No, No, No, No, No: The Splendor of Rejection
Erykah Badu never spoke truer words than, when right before singing Tyrone (Live), she shared with the audience, “I’m an artist and I’m sensitive about my shit.” This quote resonated with so many of us because sharing intimate details of our lives leaves us feeling exposed, vulnerable. As artists and creatives, we share with the world our inner most thoughts. Whether it be through visual arts, music, writing, or cooking, when we share what we create, we bear our souls. And, while there is beauty in vulnerability, it is scary. The last thing we want to hear, whether explicitly or implicitly, is that our work, we, are not good enough.
Lord knows I have had my share of rejection. In fact, just this week I received a rejection email from a literary journal to which I submitted a short story. And, while this was not my first rejection, my ego was bruised, and I was disappointed. I sat on the side of my bed as I read the rejection email and thought, “Maybe I should take a break.” I was questioning my talents and abilities as a creative writer.
I never doubt my academic writing abilities. It is what I have done for the past 15 years. Creative writing, though, is a new field for me. I have been taking online writing workshops and creative writing classes, signing up for and reading newsletters from writing organizations, and reading the works of writers I admire. Still, I sometimes feel inadequate and want to give up.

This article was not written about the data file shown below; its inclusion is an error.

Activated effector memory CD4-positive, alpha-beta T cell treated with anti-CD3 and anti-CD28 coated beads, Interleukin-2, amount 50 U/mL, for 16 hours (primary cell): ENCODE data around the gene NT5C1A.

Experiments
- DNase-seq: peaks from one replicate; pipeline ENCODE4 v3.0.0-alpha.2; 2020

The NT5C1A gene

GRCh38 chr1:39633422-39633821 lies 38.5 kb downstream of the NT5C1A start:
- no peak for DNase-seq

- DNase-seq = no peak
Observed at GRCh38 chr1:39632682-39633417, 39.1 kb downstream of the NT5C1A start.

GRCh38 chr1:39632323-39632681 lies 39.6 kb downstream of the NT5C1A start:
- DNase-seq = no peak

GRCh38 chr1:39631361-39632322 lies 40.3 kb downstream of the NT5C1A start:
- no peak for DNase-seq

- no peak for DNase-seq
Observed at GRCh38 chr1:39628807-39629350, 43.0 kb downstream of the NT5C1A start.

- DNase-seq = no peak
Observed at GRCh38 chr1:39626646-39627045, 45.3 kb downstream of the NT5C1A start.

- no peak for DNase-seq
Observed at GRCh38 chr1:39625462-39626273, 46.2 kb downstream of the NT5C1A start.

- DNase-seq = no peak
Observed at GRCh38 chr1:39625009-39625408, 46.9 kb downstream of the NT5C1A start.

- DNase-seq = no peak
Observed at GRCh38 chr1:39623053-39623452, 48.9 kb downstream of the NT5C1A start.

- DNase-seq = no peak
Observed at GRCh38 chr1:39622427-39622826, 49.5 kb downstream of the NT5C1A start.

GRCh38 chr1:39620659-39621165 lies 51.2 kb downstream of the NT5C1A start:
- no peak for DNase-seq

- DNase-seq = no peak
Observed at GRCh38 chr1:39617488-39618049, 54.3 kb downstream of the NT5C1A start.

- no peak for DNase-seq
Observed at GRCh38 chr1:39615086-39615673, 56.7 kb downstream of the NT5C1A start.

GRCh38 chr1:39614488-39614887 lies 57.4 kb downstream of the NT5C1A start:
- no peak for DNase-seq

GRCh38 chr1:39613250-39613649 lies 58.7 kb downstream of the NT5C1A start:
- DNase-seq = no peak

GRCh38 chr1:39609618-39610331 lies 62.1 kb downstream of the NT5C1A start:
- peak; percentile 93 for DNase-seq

Last night, after listening to the Daily Calm meditation on the Calm app, I listened to an interview with Richard Browning on Calm’s The Spark. Browning, a British inventor and founder of Gravity Industries, shared, “Failure, to me, is a critical part of risk. And risk is in turn a critical part of innovation.” I needed to hear that! Browning’s interview reminded me that failure is an inevitable opportunity for refinement. It also reminded me that rejection is part of the journey to greatness.
Paulo Coelho, author of The Alchemist, was told by his first publisher that the book was never going to work because it was not selling well. He was eventually dropped by that publisher. The Alchemist was reissued by another publisher and went on to sell over 65 million copies and is the most translated book in the world by a living author. The Alchemist is one of my favorite books of all time. I reflect on Coelho’s story and wonder what would have become of The Alchemist had Coelho allowed rejection to stifle his dream.
Rejection does not feel good, but neither does the alternative. Giving up on my dream to write and publish poetry, prose, and short stories that inspire is not an option. The Alchemist has inspired me and millions of others to follow our dreams, trust our intuition, and listen to our hearts. I have accepted failure and rejection as part of the process, but I have also accepted that greatness takes time.
Here’s to being patient while staying the course!